Advertisement

Malignant Mesothelioma: An Asbestos Legacy

  • Joseph R. TestaEmail author
Chapter
Part of the Current Cancer Research book series (CUCR)

Abstract

With the advent of the industrial age, asbestos’ unique properties, including its resistance to fire, tensile strength, softness and flexibility, resulted in its widespread commercial use. Decades later, its usage was shown to have tragic medical consequences, as these fibrous minerals became causally linked to malignant mesothelioma and other debilitating diseases. Malignant mesotheliomas are aggressive tumors that arise from serous membranes, such as the pleura and the peritoneum. Mesothelioma has a dismal prognosis due to its inherent chemo- and radio-resistance as well as to the general ineffectiveness of surgical intervention. Mesotheliomas account for approximately 3200 deaths per year in the USA, with more than 450,000 deaths predicted over the next 40 years in the USA, Europe, Australia, and Japan. Legal compensation alone is projected to amount to hundreds of billions of dollars worldwide over this time span, and this already enormous figure does not include health care costs. Currently, about 125 million people worldwide are exposed to asbestos in the workplace. Given such continued exposure to asbestos fibers, there is thus great public, medical, and legal interest in this malignancy. This introduction provides a general overview of the mesothelioma burden and a brief outline about the contents of this monograph, which includes a multidisciplinary assessment of the characteristics of asbestos along with the epidemiology, cell biology, pathology, and treatment of mesothelioma. Psychological aspects and legal challenges facing mesothelioma patients and their families are also presented.

Keywords

History of asbestos usage Health effects of asbestos Malignant mesothelioma Mesothelioma epidemiology Pathology and treatment  Mesothelioma cell biology and genetics Germline and somatic mutations  Rodent models of mesothelioma Psychological and legal issues 

Notes

Acknowledgements

The Editor is grateful to the many talented laboratory colleagues and collaborators he has been privileged to work with over the years in a collective effort to unravel the pathogenesis of mesothelioma. He gives special thanks to Fox Chase Cancer Center, NIH, and the Local #14 of the International Association of Heat and Frost Insulators and Allied Workers for their sustained financial support over the last three decades.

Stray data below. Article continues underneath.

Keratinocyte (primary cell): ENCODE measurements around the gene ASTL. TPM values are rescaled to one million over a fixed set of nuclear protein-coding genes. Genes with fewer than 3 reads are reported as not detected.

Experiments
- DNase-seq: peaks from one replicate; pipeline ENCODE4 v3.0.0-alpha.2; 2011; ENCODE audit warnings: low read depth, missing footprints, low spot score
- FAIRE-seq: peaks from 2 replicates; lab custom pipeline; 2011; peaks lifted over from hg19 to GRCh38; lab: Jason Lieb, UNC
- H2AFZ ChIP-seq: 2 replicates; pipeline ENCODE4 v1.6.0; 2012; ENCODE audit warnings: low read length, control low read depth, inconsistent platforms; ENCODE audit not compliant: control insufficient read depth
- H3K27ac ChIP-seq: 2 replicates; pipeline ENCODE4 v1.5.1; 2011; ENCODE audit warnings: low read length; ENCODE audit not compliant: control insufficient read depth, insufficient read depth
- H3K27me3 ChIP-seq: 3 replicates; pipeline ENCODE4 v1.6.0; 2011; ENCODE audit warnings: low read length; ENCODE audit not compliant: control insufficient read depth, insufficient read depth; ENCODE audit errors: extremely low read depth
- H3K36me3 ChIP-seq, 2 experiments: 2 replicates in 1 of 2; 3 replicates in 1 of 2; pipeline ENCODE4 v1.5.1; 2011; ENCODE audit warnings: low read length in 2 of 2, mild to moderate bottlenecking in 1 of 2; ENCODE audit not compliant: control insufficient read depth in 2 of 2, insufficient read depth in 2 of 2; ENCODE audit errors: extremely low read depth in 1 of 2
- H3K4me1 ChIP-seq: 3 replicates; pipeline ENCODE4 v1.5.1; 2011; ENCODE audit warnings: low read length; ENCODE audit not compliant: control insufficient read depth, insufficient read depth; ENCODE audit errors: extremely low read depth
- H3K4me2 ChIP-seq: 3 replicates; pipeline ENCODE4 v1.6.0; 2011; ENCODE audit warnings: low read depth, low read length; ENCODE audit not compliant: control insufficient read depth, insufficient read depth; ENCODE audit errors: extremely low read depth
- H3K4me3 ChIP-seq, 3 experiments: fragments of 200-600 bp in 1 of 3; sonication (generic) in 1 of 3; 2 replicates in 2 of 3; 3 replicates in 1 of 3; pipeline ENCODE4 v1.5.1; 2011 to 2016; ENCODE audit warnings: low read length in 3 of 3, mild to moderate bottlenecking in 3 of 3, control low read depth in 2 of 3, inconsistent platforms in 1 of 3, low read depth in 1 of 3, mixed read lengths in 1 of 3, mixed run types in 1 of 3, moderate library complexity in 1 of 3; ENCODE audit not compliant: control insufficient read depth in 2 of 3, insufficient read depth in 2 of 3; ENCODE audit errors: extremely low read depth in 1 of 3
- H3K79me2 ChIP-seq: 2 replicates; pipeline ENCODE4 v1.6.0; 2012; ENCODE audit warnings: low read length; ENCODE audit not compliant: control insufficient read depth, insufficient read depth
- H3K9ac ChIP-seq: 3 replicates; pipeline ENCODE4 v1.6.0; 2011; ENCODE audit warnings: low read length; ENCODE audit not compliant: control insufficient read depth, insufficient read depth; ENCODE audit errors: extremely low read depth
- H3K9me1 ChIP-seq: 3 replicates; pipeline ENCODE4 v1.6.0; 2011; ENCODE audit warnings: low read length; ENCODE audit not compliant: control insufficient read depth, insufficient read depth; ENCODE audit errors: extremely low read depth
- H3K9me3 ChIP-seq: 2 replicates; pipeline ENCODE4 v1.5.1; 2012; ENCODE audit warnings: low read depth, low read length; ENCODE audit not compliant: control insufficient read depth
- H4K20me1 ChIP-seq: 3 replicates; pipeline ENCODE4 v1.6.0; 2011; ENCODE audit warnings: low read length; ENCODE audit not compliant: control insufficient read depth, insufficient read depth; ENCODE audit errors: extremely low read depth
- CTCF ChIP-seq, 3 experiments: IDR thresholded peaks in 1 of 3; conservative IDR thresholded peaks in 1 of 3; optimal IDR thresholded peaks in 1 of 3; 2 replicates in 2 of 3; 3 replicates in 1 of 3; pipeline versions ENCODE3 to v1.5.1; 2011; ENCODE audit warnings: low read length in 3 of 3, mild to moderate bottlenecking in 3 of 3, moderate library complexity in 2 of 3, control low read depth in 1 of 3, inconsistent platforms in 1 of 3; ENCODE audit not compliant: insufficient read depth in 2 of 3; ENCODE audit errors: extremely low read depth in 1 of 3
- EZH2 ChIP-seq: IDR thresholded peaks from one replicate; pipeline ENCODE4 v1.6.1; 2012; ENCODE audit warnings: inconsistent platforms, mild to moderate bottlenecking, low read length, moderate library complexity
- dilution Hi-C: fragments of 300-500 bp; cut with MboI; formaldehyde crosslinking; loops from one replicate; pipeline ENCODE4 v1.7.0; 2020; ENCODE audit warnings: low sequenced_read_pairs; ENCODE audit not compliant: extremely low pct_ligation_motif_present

References

  1. Alleman JE, Mossman BT (1997) Asbestos revisited. Sci Am 277:70–75CrossRefGoogle Scholar
  2. Barrett JC, Lamb PW, Wiseman RW (1989) Multiple mechanisms for the carcinogenic effects of asbestos and other mineral fibers. Environ Health Perspect 81:81–89.CrossRefPubMedPubMedCentralGoogle Scholar
  3. Burki T (2010) Health experts concerned over India’s asbestos industry. Lancet 375:626–627CrossRefPubMedGoogle Scholar
  4. Carbone C, Ly BH, Dodson RF et al (2012) Malignant mesothelioma: facts, myths and hypotheses. J Cell Physiol 227:44–58CrossRefPubMedPubMedCentralGoogle Scholar
  5. Henley SJ, Larson TC, Wu M et al (2013) Mesothelioma incidence in 50 states and the district of Columbia, U.S., 2003–2008. Int J Occup Environ Health 19:1–10CrossRefPubMedPubMedCentralGoogle Scholar
  6. International Agency for Research on Cancer (2009) Chrysolite, amosite, crocidolite, tremolite, actinolite, and anthophyllite. In: IARC monographs. arsenic, metals, fibres and dusts. International Agency for Research on Cancer, Lyon, pp 147–167Google Scholar
  7. Ismail-Khan R, Robinson LA, Williams CC Jr et al (2006) Malignant pleural mesothelioma: a comprehensive review. Cancer Control 13:255–263PubMedGoogle Scholar
  8. Kindler HL (2013) Peritoneal mesothelioma: the site of origin matters. Am Soc Clin Oncol Educ Book 33:182–188CrossRefGoogle Scholar
  9. Magnani C, Dalmasso P, Biggeri A et al (2001) Increased risk of malignant mesothelioma of the pleura after residential or domestic exposure to asbestos: a case-control study in Casale Monferrato, Italy. Environ Health Perspect 109:915–919CrossRefPubMedPubMedCentralGoogle Scholar
  10. Mirarabshahii P, Pillai K, Chua TC et al (2012) Diffuse malignant peritoneal mesothelioma—an update on treatment. Cancer Treat Rev 38:605–612CrossRefPubMedGoogle Scholar
  11. Musti M, Pollice A, Cavone D et al (2009) The relationship between malignant mesothelioma and an asbestos cement plant environmental risk: a spatial case-control study in the city of Bari (Italy). Int Arch Occup Environ Health 82:489–497CrossRefPubMedGoogle Scholar
  12. Robinson BW, Lake RA (2005) Advances in malignant mesothelioma. N Engl J Med 353:1591–1603CrossRefPubMedGoogle Scholar
  13. Testa JR, Cheung M, Pei J et al (2011) Germline BAP1 mutations predispose to malignant mesothelioma. Nat Genet 43:1022–1025CrossRefPubMedPubMedCentralGoogle Scholar
  14. Testa JR, Carbone M (2016) Mesothelioma. In: Schwab M (ed) Encyclopedia of cancer, 3rd edn. Springer, HeidelbergGoogle Scholar
  15. Vogelzang N, Rusthoven JJ, Symanowski J et al (2003) Phase III study of pemetrexed in combination with cisplatin versus cisplatin alone in patients with malignant pleural mesothelioma. J Clin Oncol 21:2636–2644CrossRefPubMedGoogle Scholar
  16. Wagner JC, Sleggs CA, Marchand P (1960) Diffuse pleural mesothelioma and asbestos exposure in the North Western Cape province. Br J Ind Med 17:260–271PubMedPubMedCentralGoogle Scholar
  17. Wolf AS, Flores RM (2016) Current treatment of mesothelioma: extrapleural pneumonectomy versus pleurectomy/decortication. Thorac Surg Clin 26:359–375CrossRefPubMedGoogle Scholar

Copyright information

© Springer International Publishing AG 2017

Authors and Affiliations

  1. 1.Cancer Biology ProgramFox Chase Cancer CenterPhiladelphiaUSA

Personalised recommendations